The seducer's Spanish stamping ground is more Ibis hotel than Iberia, drear walls and doors in camouflage shades moving and being moved through restlessly, in Paul Steinberg's design, grimly lit by Mimi Jordan Sherin. The libidinous don and his long-suffering man servant Leporello duck and dive in the matching satin suits of crooners, and the many women, aggrieved, bereaved or deceived, strut in Vivienne Westwood-style Baroque or standard issue English National Opera chorus smocks, costume design by Nicky Gillibrand.
But it's the music that counts, of course, and the plot, which Jones unflinchingly rewrites, turning the denouement on its head, ingeniously and plausibly – but confusingly for any newcomer to this mainstay of the operatic repertoire. Suffice to say that the Don does not get his comeuppance, despite what the music, or the librettist, say.
Christopher Purves in the title role is curiously underpowered, sometimes employing that crooner's diffidence, sometimes nearer to speech than song, so it is no wonder that his jilted Donna Elvira (Christine Rice) is at demonic screaming pitch. Jones's inventiveness is on surer ground that in the final scene when, as the curtain goes up, he suggests that Donna Anna (the American soprano Caitlyn Lynch, making her ENO debut) has instigated the very seduction of which she then complains.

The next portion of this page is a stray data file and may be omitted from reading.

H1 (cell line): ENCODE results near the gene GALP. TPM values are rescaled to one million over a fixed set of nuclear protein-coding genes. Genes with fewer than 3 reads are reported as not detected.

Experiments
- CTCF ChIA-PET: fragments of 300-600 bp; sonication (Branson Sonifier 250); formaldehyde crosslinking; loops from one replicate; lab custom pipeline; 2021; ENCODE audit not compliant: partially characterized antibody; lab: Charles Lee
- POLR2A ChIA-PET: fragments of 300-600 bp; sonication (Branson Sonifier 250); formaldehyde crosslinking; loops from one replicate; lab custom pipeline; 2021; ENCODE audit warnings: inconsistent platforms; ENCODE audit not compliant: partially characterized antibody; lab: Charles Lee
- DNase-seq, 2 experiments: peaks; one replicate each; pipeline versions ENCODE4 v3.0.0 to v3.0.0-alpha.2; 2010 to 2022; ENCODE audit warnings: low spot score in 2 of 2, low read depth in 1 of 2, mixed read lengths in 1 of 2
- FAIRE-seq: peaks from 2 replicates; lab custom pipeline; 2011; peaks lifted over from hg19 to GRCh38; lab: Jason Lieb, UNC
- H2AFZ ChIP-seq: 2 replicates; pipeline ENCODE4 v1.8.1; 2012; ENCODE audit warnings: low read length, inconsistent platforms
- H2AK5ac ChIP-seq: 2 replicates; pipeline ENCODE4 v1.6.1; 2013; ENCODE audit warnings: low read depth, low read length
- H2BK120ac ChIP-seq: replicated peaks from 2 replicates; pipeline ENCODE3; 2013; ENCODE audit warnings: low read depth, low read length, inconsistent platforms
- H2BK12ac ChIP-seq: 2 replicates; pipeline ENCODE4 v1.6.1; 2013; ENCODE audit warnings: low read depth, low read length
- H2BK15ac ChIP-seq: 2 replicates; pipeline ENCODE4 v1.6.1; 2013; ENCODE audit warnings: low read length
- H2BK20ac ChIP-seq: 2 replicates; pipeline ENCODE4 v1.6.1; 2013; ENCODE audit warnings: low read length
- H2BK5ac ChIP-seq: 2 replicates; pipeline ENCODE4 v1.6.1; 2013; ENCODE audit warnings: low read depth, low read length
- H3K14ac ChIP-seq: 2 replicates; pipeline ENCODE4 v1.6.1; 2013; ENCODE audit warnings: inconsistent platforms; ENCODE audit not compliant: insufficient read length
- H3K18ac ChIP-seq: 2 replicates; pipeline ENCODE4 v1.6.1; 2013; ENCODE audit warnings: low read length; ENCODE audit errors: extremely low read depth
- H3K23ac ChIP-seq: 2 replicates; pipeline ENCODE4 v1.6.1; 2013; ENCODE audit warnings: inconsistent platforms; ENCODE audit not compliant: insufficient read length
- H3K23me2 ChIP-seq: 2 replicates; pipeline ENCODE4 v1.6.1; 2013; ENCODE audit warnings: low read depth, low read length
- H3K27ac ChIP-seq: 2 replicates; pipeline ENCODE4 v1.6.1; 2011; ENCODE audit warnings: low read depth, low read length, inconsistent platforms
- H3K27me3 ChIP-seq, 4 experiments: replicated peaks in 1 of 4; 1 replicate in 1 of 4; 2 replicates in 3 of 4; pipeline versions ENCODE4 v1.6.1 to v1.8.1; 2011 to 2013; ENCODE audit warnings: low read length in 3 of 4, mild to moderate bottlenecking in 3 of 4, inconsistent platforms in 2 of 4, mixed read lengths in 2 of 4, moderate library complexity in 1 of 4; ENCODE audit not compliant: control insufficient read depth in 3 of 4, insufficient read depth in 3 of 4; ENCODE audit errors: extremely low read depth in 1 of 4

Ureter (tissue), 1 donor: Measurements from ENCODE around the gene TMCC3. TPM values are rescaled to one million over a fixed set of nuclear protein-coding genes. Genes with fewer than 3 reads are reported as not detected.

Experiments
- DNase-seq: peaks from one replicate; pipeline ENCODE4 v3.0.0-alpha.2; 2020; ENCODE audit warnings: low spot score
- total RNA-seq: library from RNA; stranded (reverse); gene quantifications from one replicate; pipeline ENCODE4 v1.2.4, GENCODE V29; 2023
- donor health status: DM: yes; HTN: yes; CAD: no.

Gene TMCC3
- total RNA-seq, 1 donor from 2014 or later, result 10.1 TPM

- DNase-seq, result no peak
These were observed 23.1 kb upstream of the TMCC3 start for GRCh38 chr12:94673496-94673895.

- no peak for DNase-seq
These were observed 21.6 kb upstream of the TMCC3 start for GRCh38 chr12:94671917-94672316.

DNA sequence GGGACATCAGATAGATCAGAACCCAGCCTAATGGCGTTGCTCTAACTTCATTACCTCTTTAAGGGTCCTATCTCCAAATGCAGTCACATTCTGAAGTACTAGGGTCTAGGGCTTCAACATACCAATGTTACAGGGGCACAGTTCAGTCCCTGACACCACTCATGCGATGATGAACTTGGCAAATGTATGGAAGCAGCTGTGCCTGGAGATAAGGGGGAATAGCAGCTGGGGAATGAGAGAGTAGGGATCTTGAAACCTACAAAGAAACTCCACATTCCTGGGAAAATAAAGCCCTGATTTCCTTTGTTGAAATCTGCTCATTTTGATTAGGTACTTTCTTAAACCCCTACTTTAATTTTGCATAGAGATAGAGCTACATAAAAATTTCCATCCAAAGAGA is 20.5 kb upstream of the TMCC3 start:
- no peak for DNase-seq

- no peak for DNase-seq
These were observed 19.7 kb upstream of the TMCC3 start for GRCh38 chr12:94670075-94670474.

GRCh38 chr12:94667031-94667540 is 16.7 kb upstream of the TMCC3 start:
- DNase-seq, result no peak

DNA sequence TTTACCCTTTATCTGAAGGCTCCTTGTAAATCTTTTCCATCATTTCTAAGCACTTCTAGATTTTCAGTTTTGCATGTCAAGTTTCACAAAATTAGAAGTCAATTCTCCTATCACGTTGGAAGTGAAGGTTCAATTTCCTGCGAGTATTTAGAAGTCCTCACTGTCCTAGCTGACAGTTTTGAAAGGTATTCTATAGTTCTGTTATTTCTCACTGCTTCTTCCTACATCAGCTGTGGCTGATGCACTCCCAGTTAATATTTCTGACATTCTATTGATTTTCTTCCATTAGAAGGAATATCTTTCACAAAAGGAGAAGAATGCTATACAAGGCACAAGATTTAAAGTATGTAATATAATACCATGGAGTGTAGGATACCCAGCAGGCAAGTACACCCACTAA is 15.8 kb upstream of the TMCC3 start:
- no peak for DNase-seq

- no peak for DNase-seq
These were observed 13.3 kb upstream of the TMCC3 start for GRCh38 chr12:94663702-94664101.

Allan Clayton as Donna Anna's patient betrothed, Don Ottavio, was loudly and rightly hailed on first night for his two arias beautifully sung, and there is a great performance from Nicholas Crawley as the often insignificant or just plain irritating Masetto, side-lined husband of the don's latest target. His pain and frustration, when thwarted by power, money and class, are among the few things in this production to ring true. James Creswell is powerful as the slaughtered and then ghostly Commendatore, and Mary Bevan as Masetto's bride Zerlina is pitch perfect, as always.
Clive Bayley is on stupendous form as Leporello, his big bass voice and comic timing giving the whole affair a boost, not least for what will surely prove to be the best wig gag of the operatic year. But Jones should be ashamed of landing this able actor with a tired old cliche like representing Germany with a click of the heels. There is, elsewhere, some quite nasty ageism too, which is odd in a man of 63.
After the ponderous conducting by Semyon Bychkov of the Royal Opera House's own current Mozart opera, Così Fan Tutte, round the corner at the Royal Opera House, it was a treat and a relief to hear ENO's own Mark Wigglesworth getting tempi and colour just right, a really satisfying job, which makes his departure soon all the sadder.
This new Don Giovanni is a co-production with Theater Basel, an example of the sensible, cost-effective sharing of shows with other companies. It is that sort of measure that the new artistic director of ENO, Daniel Kramer, will be considering, for sure, as the company looks at its future at the start of a new season.
It may not be in the same league as Jones's two recent big hits for ENO, The Mastersingers of Nuremberg and The Girl of the Golden West, but, in the end, the music is indestructible. So he's a bold man, yes; it's just that, happily, Wolfgang Amadeus Mozart is bolder.
|What||Don Giovanni review, English National Opera|
English National Opera
London Coliseum, St Martin's Lane, London, WC2N 4ES | MAP
|Nearest tube||Embankment (underground)|
30 Sep 16 – 26 Oct 16, 7:00 PM – 10:00 PM